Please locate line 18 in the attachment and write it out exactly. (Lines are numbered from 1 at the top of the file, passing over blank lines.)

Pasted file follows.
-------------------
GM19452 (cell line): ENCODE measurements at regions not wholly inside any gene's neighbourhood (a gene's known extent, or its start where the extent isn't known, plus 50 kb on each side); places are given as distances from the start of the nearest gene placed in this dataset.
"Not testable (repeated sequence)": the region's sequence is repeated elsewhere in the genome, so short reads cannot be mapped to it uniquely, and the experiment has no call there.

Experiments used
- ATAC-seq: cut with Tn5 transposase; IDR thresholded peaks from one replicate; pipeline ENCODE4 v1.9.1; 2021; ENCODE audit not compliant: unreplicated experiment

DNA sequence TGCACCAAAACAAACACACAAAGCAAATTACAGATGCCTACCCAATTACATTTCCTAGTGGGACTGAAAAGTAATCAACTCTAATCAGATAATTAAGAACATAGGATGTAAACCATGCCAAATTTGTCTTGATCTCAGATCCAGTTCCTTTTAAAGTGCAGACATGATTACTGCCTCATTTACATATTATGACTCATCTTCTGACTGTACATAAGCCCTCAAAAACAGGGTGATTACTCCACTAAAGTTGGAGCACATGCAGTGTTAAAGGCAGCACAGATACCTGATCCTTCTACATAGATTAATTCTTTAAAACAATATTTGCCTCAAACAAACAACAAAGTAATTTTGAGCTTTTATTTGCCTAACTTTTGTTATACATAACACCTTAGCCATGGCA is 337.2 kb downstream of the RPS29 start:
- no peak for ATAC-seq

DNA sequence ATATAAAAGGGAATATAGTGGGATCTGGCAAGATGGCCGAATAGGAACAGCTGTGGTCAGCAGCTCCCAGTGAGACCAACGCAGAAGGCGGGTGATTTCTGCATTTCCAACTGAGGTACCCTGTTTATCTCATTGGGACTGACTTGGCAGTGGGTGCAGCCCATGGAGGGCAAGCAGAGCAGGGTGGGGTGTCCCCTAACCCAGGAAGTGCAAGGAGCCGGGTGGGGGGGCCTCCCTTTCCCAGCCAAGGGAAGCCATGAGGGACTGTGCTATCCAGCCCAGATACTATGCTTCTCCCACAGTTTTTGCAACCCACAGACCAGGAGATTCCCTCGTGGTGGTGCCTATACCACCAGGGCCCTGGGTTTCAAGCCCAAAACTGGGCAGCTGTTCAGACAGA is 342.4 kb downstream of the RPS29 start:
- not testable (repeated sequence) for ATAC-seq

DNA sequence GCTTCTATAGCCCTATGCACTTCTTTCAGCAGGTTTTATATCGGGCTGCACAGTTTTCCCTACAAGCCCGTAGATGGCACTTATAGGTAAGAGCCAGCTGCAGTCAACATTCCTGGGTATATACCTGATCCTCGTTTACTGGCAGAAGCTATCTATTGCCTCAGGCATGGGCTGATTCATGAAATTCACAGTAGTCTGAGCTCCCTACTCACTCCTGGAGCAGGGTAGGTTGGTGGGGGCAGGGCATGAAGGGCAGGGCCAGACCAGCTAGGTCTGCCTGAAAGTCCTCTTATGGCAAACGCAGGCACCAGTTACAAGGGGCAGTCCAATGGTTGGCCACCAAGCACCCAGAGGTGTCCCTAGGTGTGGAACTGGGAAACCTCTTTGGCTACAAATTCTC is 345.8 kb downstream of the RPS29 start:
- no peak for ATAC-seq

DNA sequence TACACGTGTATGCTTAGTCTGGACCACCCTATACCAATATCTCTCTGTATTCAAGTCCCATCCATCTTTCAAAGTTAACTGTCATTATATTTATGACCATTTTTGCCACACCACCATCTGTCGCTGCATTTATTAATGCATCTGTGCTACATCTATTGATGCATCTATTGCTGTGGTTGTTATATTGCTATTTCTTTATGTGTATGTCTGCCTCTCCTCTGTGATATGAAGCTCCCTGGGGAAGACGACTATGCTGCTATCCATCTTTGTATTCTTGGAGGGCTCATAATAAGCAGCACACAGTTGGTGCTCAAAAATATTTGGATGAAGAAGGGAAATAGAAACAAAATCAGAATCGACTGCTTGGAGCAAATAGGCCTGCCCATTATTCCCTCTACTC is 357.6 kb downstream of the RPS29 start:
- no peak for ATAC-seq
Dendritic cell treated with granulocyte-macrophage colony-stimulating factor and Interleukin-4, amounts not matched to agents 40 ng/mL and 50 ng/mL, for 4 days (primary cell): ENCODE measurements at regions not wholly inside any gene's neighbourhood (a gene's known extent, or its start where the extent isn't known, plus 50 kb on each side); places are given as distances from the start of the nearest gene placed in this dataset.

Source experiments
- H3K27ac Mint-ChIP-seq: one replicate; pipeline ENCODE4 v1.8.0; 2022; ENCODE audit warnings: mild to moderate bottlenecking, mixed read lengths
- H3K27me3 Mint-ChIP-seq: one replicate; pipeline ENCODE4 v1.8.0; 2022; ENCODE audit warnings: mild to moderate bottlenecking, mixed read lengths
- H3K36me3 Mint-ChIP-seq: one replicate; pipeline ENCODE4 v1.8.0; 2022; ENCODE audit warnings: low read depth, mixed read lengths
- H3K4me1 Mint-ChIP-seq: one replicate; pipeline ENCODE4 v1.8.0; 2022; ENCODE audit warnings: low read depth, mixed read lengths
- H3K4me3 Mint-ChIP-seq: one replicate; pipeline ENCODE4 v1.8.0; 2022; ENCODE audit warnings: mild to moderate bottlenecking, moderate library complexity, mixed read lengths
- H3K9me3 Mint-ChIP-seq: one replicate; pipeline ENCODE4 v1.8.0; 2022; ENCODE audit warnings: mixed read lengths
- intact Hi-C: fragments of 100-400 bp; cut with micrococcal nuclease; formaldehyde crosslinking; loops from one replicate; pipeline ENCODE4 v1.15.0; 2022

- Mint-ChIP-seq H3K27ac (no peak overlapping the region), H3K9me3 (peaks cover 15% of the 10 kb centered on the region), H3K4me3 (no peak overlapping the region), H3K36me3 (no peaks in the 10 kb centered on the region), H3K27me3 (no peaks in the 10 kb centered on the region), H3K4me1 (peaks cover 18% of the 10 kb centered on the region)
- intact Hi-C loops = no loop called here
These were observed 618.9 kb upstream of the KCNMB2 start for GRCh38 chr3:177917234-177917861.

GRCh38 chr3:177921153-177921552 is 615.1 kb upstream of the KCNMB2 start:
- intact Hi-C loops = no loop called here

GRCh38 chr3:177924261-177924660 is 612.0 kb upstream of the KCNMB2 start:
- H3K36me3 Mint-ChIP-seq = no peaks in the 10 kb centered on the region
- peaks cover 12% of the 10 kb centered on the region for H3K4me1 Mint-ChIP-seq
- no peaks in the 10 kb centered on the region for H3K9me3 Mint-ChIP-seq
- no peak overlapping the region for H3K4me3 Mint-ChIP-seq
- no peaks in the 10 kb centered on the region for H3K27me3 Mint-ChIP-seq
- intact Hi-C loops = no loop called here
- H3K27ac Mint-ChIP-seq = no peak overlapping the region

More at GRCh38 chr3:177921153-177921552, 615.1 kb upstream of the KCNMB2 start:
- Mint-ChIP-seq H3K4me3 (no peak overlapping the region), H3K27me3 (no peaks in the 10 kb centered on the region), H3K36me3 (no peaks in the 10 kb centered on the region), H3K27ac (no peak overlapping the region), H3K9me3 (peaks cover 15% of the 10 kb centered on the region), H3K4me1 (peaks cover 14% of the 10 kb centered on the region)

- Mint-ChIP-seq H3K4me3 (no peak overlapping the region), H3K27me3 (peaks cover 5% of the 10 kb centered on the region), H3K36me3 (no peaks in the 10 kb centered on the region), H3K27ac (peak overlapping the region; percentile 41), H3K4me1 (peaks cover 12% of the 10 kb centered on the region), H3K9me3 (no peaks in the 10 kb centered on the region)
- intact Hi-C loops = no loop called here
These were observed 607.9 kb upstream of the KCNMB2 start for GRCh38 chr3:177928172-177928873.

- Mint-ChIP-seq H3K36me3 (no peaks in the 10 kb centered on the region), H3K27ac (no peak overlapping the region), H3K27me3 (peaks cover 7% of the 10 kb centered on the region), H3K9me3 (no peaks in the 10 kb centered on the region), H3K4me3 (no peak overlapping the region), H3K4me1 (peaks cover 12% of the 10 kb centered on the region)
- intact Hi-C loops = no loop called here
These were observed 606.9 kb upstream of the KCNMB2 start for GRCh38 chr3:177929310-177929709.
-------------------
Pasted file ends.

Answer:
- H3K4me1 Mint-ChIP-seq: one replicate; pipeline ENCODE4 v1.8.0; 2022; ENCODE audit warnings: low read depth, mixed read lengths